In a further embodiment of the invention, two image memories may be provided having outputs connected to a switching device which is in turn connected to one input of the differencing unit. The switching device connects one or the other of the two memory outputs through to the differencing unit. Switching of the switching devices under the command of the control unit which, as stated above, generates control signals in accordance with selected events identified in the dynamic cycle under examination. The additional memory is utilized to store an auxiliary mask which is generated during at least one cycle of the body cycle of interest, such as one heartbeat cycle, and which may be integrated over that cycle. After injection of a contrast agent into the patient, a number of successive images belonging to one heart cycle are entered in the second image memory dependent upon the maximum of the contrast agent curve in the region of interest. After entry of data in the additional memory is concluded, the switching element connects the second image memory to the differencing stage. A reliable entry of a complete heart cycle is achieved when the control device has means for identifying the heart cycle which is typical for the patient, and only effects entry into the second image memory when the current heart cycle corresponds to the typical heart cycle in terms of its duration. A more precise synchronization of the heart phases is achieved when the control device is an EKG unit, thereby obtaining a curve having identifiable features, i.e. the well-known waves or blips, which are used for synchronization. Optimum adaptation of the time duration of the individual heart phases is achieved when the control unit has means for varying the duration of the stored heart phase by interpolation of the individual images over time.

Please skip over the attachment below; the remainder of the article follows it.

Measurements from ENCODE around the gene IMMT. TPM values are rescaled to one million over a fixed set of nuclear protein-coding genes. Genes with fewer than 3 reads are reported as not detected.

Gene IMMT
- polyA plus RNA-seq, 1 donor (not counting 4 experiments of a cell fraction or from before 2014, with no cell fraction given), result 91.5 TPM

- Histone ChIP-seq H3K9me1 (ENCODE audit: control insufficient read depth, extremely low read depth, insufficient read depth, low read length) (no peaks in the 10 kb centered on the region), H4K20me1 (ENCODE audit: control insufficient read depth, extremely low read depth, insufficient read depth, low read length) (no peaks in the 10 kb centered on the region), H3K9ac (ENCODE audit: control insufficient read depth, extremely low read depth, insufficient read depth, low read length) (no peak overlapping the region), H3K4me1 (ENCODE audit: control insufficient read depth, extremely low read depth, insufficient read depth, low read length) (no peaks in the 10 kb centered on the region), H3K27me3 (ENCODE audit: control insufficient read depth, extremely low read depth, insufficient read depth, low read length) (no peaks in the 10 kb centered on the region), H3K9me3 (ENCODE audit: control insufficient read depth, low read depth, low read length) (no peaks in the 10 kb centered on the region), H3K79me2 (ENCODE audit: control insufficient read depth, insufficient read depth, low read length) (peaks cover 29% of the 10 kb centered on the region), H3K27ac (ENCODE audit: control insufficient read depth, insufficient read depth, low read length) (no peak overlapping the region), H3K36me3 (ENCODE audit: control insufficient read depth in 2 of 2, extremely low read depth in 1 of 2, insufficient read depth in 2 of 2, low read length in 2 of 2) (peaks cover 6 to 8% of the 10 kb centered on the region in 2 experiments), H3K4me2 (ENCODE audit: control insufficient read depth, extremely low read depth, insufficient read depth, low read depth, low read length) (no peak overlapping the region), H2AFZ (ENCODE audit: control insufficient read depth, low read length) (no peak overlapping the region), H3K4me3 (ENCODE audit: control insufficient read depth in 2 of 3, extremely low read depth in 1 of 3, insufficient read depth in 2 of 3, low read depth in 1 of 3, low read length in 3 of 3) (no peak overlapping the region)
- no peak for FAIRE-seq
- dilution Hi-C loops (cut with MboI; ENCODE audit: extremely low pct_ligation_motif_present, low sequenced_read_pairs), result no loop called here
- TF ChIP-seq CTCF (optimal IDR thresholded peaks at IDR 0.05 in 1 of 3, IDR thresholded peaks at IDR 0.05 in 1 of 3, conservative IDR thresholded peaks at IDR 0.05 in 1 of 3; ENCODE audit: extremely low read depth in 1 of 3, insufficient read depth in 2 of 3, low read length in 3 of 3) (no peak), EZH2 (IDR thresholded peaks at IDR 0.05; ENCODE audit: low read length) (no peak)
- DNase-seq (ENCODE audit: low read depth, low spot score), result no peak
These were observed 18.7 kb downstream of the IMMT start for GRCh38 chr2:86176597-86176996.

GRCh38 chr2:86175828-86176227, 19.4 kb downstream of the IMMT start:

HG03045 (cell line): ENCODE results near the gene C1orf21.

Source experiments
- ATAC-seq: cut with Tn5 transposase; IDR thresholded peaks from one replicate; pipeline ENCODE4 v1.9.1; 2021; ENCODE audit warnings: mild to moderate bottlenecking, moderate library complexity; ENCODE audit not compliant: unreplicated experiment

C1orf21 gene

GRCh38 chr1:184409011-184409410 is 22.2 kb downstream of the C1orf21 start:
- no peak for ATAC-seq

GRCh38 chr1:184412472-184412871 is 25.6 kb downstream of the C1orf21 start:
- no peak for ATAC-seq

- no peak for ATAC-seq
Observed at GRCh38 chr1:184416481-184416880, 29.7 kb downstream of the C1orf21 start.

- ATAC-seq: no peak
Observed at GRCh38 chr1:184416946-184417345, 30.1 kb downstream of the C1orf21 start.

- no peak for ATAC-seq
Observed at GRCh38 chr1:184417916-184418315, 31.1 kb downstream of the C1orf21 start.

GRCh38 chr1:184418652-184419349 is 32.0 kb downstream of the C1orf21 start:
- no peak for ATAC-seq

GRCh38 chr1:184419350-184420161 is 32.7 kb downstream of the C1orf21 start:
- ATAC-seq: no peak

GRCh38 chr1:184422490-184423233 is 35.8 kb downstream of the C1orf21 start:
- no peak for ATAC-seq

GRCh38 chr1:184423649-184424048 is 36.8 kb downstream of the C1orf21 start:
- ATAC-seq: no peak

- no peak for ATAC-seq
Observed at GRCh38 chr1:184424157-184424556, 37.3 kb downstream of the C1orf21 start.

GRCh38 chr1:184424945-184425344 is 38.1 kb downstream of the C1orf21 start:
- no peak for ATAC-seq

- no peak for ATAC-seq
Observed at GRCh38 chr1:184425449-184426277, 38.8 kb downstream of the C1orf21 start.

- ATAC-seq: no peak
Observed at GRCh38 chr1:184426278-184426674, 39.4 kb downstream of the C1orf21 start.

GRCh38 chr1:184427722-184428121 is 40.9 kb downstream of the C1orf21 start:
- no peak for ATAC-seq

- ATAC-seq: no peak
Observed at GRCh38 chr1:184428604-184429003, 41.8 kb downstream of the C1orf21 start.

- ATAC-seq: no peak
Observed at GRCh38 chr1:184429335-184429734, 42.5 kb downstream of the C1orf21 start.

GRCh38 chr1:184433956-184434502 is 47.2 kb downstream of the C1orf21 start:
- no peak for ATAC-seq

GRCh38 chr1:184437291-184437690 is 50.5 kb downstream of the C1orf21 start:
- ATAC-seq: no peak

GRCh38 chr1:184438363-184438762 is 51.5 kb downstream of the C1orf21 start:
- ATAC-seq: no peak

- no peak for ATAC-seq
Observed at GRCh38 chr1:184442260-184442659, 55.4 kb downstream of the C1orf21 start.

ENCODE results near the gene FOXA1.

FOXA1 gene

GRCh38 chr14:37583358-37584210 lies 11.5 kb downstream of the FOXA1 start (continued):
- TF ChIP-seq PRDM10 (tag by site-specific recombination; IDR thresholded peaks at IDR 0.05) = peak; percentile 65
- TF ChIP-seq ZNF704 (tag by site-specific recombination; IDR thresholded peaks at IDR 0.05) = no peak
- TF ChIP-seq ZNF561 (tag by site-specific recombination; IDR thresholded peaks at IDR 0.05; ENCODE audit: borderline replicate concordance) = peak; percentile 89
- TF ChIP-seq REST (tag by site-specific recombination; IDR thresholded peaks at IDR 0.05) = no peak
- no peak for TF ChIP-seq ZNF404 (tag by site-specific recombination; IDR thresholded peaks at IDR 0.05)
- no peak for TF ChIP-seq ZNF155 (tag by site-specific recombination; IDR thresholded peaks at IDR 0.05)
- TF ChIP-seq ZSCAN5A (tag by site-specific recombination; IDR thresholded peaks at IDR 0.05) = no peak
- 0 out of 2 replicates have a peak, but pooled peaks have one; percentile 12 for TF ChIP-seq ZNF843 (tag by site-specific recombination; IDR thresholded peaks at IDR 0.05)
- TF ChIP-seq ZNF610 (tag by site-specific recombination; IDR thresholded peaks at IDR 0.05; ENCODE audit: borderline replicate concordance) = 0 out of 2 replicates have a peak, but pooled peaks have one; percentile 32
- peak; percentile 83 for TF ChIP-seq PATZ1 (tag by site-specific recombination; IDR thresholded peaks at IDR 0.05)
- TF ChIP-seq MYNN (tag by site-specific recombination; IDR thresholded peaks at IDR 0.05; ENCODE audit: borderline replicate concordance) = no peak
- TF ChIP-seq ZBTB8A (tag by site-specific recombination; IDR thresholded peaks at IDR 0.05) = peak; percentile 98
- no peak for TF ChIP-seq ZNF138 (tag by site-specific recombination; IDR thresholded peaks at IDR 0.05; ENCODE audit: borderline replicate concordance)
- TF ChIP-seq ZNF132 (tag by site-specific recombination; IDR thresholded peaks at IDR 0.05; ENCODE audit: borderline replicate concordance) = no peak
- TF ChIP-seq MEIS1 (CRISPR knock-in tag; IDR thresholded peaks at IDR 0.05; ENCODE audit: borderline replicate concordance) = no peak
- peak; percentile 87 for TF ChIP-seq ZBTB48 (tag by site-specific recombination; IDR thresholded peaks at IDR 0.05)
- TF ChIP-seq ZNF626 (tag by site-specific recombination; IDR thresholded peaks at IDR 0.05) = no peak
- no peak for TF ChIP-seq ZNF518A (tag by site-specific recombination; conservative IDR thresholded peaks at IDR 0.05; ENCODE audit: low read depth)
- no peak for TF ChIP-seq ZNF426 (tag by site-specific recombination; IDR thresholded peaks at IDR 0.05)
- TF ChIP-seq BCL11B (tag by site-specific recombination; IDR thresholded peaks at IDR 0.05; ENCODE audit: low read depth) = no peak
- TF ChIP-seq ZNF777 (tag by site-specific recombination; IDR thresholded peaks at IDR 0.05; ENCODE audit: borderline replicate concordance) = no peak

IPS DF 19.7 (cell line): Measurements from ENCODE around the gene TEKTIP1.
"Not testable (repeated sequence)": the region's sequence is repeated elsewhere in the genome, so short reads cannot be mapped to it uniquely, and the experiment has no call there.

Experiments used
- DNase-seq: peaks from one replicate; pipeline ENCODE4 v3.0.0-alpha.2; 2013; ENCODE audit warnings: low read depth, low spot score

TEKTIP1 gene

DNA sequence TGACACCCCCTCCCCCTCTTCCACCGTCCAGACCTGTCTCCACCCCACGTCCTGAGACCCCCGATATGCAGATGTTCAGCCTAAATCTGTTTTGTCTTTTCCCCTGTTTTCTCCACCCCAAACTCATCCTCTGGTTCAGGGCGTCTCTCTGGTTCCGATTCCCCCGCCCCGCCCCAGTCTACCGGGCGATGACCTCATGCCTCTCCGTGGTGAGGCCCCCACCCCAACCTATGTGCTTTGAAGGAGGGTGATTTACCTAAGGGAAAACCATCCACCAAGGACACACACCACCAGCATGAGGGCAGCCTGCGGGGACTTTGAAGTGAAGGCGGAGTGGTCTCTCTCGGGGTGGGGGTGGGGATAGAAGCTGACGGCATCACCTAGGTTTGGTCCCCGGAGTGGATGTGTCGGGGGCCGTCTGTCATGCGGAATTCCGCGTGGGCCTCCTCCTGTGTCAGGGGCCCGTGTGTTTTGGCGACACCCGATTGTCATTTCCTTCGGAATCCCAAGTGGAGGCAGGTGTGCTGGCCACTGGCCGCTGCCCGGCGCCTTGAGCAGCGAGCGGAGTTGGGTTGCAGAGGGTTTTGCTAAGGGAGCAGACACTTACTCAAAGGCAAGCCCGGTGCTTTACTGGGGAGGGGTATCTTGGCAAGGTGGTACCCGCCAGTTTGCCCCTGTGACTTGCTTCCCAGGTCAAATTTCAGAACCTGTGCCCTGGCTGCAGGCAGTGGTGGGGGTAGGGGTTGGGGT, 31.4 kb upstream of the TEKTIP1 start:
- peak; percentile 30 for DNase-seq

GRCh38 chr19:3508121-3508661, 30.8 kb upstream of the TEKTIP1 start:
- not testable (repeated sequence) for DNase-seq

DESCRIPTION OF THE DRAWINGS

This single FIGURE is a schematic circuit diagram of an x-ray diagnostics installation constructed in accordance with the principles of the present invention.

DESCRIPTION OF THE PREFERRED EMBODIMENTS